HomeLocal NewsZanu PF militias spread fear of voting

Zanu PF militias spread fear of voting


HARARE — For the last month Gibson Severe and his wife, Merjury Severe, known opposition supporters from Hurungwe district in Zimbabwe’s Mashonaland West Province, have been hiding out in the country’s capital Harare.


MDC–T supporters were forced to flee their rural home in Hurungwe district after Zanu PF militias threatened them for encouraging people to participate in the recently-ended mobile voter registration.

“It’s been a month since we left Hurungwe district after the Jochomondo militia, which has known links to Zanu PF, besieged our rural home accusing us of encouraging people to register to vote for the MDC-T,” Gibson Severe said.

Since last year, the Jochomondo militia has allegedly terrorised residents in Zimbabwe’s northern Hurungwe district, a Zanu-PF-stronghold, making it almost impossible for opposition parties to campaign in that region. Merjury Severe said that elections in Zimbabwe had now become associated with threats and violence.

“This is not the first time we have been subjected to intimidation. In the 2008 presidential runoff we were beaten up for being MDC-T sympathisers,” she said.

Zimbabweans go to the polls sometime this year to vote for a new president. Current President Robert Mugabe (89) has been in office for 33 years, a reign characterised by corruption, oppression, forced land seizures and a failing economy.

However, Prime Minister Morgan Tsvangirai recently told media that the date for the elections would only be set after voter registration was completed. Although mobile registration has ended, voters can still register at the Registrar General’s office dotted around the country.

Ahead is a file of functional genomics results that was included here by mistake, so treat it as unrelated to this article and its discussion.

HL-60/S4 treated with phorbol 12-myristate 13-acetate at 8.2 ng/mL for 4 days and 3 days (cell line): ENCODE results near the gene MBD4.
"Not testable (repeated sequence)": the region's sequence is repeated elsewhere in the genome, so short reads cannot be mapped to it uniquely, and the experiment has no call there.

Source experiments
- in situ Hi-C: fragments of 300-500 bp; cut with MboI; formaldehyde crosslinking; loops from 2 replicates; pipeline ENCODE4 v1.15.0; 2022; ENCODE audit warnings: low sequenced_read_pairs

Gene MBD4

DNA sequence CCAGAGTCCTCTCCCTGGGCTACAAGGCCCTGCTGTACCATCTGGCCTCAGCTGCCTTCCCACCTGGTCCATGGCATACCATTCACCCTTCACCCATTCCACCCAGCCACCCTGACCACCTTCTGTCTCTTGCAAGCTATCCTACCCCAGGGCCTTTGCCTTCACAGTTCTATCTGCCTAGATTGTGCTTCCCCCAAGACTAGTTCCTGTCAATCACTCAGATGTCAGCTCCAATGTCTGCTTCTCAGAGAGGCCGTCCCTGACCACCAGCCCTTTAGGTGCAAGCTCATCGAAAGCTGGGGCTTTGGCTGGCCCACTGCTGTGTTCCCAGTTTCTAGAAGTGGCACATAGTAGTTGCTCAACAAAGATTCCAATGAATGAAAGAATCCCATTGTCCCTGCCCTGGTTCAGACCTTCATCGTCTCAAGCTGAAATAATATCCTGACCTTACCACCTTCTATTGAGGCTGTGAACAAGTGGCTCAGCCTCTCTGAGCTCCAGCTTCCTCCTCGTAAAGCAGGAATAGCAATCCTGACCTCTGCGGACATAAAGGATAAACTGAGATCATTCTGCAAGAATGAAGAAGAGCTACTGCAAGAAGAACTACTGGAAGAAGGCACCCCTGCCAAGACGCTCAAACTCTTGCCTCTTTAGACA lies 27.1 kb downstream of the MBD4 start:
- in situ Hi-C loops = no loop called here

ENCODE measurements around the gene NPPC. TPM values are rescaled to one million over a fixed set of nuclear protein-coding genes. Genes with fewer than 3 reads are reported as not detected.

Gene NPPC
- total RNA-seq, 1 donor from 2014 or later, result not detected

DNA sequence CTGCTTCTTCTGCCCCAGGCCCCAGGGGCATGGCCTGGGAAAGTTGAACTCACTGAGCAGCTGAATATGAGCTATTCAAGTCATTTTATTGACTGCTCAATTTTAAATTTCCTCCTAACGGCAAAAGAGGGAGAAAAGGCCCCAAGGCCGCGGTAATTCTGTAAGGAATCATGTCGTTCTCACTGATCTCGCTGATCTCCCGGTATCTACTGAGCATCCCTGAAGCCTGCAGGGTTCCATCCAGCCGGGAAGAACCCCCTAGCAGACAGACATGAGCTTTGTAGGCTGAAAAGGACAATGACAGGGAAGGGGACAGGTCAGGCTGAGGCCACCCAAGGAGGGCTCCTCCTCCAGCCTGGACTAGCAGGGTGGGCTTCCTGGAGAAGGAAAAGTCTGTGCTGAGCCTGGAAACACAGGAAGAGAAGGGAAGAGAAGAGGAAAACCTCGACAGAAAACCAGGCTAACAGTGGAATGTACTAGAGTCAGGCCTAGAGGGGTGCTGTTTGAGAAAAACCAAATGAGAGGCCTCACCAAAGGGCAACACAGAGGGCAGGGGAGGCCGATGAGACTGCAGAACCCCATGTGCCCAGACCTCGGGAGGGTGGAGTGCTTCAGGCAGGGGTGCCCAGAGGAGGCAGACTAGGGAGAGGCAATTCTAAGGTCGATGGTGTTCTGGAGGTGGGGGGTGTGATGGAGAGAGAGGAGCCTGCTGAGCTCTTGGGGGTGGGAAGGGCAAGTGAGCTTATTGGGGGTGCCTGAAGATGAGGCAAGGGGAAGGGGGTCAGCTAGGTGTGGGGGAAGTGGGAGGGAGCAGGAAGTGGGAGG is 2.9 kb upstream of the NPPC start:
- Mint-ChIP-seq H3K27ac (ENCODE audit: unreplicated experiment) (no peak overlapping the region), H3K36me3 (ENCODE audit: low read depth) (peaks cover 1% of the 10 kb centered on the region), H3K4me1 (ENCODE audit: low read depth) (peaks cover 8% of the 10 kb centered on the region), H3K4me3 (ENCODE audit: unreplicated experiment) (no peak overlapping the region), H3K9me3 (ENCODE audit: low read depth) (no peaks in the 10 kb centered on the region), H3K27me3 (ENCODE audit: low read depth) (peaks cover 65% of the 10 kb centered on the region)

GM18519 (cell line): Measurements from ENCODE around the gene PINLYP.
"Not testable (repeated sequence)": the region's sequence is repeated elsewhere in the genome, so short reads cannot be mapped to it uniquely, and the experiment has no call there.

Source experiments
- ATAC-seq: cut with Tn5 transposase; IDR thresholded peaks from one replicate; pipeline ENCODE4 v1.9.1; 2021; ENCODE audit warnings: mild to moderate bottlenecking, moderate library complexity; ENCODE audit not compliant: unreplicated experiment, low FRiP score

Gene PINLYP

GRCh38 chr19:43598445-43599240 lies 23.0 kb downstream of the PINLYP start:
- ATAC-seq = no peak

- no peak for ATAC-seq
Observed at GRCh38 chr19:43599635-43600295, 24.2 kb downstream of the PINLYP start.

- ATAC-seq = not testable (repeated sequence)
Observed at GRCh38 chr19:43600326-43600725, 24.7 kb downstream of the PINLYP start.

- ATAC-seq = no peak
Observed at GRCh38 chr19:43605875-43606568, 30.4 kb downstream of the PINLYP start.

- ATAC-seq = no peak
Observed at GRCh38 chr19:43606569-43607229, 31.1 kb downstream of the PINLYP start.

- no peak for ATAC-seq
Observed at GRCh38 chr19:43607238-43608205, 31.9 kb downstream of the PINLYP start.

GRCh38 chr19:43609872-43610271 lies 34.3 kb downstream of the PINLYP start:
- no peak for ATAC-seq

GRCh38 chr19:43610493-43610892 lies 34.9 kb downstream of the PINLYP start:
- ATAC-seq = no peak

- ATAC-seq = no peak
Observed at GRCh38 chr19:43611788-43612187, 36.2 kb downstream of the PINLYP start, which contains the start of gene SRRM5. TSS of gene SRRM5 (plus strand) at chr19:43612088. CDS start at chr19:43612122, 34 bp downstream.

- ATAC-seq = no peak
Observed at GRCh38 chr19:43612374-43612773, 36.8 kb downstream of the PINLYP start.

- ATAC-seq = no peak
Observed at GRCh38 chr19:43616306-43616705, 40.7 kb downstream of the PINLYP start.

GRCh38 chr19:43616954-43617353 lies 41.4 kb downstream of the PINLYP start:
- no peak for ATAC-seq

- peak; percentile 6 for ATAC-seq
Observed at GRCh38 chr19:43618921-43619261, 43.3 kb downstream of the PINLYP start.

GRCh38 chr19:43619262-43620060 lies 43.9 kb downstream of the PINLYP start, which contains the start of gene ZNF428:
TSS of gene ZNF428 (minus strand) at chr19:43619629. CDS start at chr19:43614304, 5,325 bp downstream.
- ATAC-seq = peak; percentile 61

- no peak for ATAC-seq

But as Zimbabwe’s first round of 30-day mobile voter registration ended on Sunday, May 19, the process was marked by long queues, slow registration and intimidation by violent gangs suspected to be linked to Zanu PF.

Pedzisai Ruhanya, director for the Zimbabwe Democracy Institute, an independent public policy think-tank, said that the process had been fraught with chaos. “The mobile voter registration exercise was not done properly.

“It was chaotic and characterised by political gerrymandering.”

Zanu PF-linked militias, who call themselves Al-Shabaab, named after Somalia’s Islamic terrorist group, are alleged to have threatened the electorate in Midlands Province.

“The mobile voter registration exercise here irked Zanu PF stooges who have directed their anger towards teachers in rural communities, fiercely warning them against voting for the (two) MDC formations,” a local councillor from Midlands Province said.

The MDC split in 2006 into the MDC-T and the MDC-Ncube, which is led by Professor Welshman Ncube.

Officials from Marondera, the capital of Mashonaland East Province, situated some 72 km east of Harare, said villagers were forced by suspected Zanu-PF-linked militias to participate in the voter registration process.

“People were being abused by Zanu PF militias, who were singing liberation war songs and chanting party slogans, and forced to register as voters,” a local district official in Marondera said.

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